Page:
The Evan Gattis Home Run Showdown

USA TODAY Sports

Who ya got?

Evan Gattis had quite a remarkable rookie year. By seasons' end, he built enough trust with his abilities behind the plate for the Braves to allow him to take over as the primary catcher for the 2014 season.

In his first big league season he finished with 21 home runs. Across both leagues, he ranked 12th in PA/HR and 14th in isolated power (ISO) among all players with over 250 PA. Both of these metrics are a solid indicator that Gattis has some of the deadliest power in the majors. Looking back over the course of the season, there were two home runs that rose above the rest because of the extraordinary physical strength and ability that were put on display.

4/13/13 v. Stephen Strasburg

The first home run pretty much reconfirmed to pitchers that you’re not going to beat Evan Gattis with a fastball. Catching up to a high-90’s fastball is a good way to earn yourself a large dosage of off speed pitches, something that pitchers rightfully adjusted to as the season went on. Pitchers will continue this adjustment in 2014, something Evan will continually need to counter-adjust to.


Looking at the images above and the chart below, the pitch itself was about eight inches above the TOP of the strike zone, or shoulder high, at contact. The chart is from the catcher's POV.

Yes, Strasburg missed with his location, but usually that is a place where flame throwers can miss and get away with it. Not this time; 426 ft. later, Gattis graced us with one of the most remarkable home runs of 2013.

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9/8/13 v. Cole Hamels

The second home run, which came off LHP Cole Hamels, traveled a astonishing 486 ft. according to ESPN’s Home Run Tracker. It just so happened to be the longest home run of the season… by 10 feet.

As you can see from the clip above, it was an absolute no doubter right off the bat. Hamels tried to backdoor a 92 mph cutter on the outside part of the plate. Looking at the still frame below and the strike zone plot, the ball wound up being belt high, allowing Gattis to get full extension through his swing and deposit the ball onto the concourse, just the left of center.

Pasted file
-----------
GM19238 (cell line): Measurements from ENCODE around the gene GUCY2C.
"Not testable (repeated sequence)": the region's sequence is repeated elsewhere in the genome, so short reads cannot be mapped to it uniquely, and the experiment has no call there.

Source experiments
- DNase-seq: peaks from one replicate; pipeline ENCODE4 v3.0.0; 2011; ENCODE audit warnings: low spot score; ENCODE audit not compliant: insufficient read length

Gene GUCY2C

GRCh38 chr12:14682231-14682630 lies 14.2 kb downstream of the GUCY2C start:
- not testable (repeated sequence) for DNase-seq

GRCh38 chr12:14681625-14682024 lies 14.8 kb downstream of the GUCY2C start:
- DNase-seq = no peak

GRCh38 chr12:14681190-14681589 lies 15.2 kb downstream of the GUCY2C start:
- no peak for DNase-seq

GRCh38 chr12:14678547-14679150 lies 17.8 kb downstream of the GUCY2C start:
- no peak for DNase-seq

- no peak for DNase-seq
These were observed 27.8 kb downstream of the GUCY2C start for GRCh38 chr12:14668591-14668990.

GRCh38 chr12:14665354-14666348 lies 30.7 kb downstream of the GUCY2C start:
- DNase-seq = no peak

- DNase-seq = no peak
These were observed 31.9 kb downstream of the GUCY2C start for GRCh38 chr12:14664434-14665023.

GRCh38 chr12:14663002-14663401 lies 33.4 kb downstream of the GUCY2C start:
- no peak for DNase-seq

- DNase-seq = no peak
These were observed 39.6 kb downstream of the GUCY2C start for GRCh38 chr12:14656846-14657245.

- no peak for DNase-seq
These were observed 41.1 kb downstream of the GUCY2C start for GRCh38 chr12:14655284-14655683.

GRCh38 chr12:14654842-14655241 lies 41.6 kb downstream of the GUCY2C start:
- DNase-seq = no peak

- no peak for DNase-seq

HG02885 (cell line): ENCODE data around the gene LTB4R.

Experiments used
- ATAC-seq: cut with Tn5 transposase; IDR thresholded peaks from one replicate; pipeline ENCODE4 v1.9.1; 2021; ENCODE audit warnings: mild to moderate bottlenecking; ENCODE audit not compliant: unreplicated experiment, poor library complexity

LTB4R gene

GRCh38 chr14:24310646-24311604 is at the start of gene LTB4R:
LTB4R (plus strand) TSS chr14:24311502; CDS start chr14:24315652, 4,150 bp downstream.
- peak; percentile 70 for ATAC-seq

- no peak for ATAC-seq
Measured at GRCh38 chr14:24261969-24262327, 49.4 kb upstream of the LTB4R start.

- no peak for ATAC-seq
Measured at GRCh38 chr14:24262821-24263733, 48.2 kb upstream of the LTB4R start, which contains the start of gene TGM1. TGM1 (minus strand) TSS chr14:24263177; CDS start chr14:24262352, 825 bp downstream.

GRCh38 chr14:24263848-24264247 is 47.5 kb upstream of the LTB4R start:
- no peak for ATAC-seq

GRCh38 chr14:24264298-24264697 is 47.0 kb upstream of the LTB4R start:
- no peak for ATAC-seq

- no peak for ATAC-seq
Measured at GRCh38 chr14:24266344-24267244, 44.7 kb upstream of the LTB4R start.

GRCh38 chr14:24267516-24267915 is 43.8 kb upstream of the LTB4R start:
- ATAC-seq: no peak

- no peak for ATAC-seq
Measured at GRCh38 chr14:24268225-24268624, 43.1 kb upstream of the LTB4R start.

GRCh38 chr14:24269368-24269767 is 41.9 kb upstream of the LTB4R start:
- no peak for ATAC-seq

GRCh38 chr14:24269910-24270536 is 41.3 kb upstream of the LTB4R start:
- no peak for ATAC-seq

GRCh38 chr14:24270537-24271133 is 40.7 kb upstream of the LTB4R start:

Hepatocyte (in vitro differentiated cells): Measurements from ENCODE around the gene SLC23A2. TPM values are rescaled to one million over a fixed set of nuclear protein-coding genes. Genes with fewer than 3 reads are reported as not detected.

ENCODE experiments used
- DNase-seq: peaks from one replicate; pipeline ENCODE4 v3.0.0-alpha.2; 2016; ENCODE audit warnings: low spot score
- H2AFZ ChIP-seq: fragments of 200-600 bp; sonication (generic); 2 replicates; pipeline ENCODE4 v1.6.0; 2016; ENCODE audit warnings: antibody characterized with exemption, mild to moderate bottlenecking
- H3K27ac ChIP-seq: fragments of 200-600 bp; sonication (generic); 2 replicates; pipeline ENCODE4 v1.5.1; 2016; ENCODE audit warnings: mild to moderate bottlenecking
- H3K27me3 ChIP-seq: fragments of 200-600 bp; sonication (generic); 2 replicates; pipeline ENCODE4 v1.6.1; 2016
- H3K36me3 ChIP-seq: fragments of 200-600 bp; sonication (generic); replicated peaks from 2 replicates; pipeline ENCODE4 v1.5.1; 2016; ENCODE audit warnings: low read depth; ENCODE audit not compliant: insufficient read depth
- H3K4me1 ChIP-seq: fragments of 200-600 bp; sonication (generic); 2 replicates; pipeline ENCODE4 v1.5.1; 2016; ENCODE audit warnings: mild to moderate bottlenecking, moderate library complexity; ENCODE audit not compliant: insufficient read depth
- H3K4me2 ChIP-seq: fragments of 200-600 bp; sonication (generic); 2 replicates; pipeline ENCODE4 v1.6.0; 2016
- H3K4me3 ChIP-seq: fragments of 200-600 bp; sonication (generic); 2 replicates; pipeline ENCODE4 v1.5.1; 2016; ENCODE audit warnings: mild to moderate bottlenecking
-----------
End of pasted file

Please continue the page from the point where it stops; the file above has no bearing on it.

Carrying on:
As I mentioned above, ESPN’s tracking system calculated the ball traveling at 486 ft. However, they also estimate a home runs "standard distance" or the estimated distance the ball would have traveled at sea level, with no wind, in 70 degree air. This helps compare distances across all parks, displaying a more accurate estimated distance when neutralizing natural conditions.

Gattis’ true distance on the home run was estimated at "only" 475 ft. The main difference? The wind. According to the data collected, Gattis home run gained 10 feet due to the impact of the wind, compared to that of a windless day. The acute reader will notice that in the video clip that Joe Simpson quickly mentions that Gattis hit the ball "into the wind", contradictory to what the data suggests. I don’t know who is right of which way the wind was blowing, but either way it was the longest home run in Citizens Bank park history since data became tracked in 2006.

Evan Gattis did a lot of cool things this past season, but these two home runs stand out because of the physical ability it took for what he did to actually happen. One thing I'm pretty sure of is that this won’t be the last time the "bare-handed bear" makes baseball’s collective jaw drop over the next few months.

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